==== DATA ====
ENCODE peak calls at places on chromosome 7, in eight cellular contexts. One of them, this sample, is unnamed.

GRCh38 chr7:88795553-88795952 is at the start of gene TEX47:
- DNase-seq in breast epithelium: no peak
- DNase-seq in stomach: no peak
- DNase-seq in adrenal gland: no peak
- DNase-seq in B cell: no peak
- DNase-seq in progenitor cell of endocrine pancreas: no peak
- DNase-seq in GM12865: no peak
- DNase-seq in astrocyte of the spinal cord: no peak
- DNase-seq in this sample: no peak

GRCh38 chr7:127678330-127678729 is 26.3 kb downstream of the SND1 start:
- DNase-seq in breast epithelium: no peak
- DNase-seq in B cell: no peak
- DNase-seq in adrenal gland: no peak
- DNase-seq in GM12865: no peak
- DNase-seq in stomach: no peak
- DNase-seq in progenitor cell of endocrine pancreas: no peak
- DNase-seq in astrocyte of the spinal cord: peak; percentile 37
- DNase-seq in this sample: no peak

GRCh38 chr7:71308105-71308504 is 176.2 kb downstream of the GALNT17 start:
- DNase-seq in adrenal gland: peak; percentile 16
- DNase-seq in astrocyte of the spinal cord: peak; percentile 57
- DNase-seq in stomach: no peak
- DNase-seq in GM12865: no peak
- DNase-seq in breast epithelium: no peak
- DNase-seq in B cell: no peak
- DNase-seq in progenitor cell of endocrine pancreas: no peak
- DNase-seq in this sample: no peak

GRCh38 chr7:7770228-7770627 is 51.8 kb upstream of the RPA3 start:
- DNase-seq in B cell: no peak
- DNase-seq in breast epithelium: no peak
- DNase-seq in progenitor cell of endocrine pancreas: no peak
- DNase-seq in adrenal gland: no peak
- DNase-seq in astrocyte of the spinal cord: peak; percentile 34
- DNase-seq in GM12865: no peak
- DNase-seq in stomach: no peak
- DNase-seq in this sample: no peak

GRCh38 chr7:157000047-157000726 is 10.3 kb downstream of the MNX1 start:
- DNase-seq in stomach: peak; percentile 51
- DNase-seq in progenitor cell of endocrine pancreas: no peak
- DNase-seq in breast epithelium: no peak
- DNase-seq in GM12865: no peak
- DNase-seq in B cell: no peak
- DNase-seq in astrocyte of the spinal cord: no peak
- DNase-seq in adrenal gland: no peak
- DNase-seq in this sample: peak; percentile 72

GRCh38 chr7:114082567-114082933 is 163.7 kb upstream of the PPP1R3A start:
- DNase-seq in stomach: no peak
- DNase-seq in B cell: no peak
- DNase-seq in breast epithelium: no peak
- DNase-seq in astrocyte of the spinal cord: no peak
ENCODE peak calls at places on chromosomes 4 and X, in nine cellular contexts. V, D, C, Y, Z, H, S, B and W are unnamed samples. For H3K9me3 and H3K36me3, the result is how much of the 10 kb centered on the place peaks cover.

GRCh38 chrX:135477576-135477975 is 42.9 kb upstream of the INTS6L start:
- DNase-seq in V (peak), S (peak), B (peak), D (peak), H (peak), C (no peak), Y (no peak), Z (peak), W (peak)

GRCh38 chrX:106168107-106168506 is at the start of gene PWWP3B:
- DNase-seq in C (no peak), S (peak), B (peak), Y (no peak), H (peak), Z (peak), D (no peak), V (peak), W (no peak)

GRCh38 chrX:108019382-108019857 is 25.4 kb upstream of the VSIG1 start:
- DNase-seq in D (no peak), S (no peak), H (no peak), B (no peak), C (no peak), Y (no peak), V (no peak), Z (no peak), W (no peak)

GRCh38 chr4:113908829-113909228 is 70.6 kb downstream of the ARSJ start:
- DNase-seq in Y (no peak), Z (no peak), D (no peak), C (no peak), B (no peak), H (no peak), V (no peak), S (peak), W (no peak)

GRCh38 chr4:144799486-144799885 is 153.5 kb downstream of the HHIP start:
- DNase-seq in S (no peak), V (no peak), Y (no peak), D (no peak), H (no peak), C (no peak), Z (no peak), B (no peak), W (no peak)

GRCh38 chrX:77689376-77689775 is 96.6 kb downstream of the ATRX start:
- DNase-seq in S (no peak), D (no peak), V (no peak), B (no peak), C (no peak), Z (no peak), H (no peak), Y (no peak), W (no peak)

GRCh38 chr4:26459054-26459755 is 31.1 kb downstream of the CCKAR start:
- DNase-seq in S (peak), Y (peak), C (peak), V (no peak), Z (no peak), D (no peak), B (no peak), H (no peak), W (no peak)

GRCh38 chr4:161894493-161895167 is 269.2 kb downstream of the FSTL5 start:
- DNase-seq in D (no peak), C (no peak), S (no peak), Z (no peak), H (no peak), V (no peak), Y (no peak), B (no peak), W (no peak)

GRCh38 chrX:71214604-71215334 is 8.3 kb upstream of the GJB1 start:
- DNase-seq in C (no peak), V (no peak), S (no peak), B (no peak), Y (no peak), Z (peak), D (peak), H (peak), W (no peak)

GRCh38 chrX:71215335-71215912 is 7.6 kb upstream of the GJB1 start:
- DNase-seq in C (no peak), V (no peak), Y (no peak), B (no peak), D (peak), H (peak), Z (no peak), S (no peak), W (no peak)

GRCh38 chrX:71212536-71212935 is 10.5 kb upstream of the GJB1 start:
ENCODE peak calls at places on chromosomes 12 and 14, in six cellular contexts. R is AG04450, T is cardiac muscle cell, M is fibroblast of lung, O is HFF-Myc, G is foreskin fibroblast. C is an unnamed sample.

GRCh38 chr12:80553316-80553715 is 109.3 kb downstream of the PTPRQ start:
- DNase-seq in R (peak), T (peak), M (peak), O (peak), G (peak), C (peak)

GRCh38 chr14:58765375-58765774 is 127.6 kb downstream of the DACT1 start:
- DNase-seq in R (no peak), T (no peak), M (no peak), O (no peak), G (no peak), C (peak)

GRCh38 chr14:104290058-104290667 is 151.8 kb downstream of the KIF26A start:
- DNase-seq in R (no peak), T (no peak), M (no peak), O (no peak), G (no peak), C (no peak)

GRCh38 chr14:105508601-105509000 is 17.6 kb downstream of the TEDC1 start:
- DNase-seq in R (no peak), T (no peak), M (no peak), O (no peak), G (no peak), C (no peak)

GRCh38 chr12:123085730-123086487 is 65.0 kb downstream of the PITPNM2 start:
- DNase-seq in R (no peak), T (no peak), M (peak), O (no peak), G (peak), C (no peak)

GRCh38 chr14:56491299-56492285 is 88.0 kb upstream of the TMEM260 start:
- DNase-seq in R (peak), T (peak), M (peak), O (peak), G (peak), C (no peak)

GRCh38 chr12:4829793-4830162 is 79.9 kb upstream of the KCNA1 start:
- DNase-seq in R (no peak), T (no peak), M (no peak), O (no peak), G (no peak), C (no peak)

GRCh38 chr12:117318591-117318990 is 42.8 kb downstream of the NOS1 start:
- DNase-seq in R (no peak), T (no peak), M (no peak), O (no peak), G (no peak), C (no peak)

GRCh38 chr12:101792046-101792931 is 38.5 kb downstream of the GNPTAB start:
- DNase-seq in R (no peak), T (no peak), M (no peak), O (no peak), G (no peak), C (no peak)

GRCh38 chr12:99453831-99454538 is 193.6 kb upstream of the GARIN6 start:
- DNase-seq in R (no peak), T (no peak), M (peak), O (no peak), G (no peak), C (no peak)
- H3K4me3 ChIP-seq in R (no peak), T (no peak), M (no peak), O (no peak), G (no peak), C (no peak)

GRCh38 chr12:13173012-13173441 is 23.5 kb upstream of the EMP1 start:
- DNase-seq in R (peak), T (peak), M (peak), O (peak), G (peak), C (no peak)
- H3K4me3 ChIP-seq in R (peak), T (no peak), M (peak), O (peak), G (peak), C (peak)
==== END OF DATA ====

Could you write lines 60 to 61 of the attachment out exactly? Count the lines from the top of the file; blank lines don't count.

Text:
- DNase-seq in Y (no peak), Z (no peak), D (no peak), C (no peak), B (no peak), H (no peak), V (no peak), S (peak), W (no peak)

GRCh38 chr4:144799486-144799885 is 153.5 kb downstream of the HHIP start: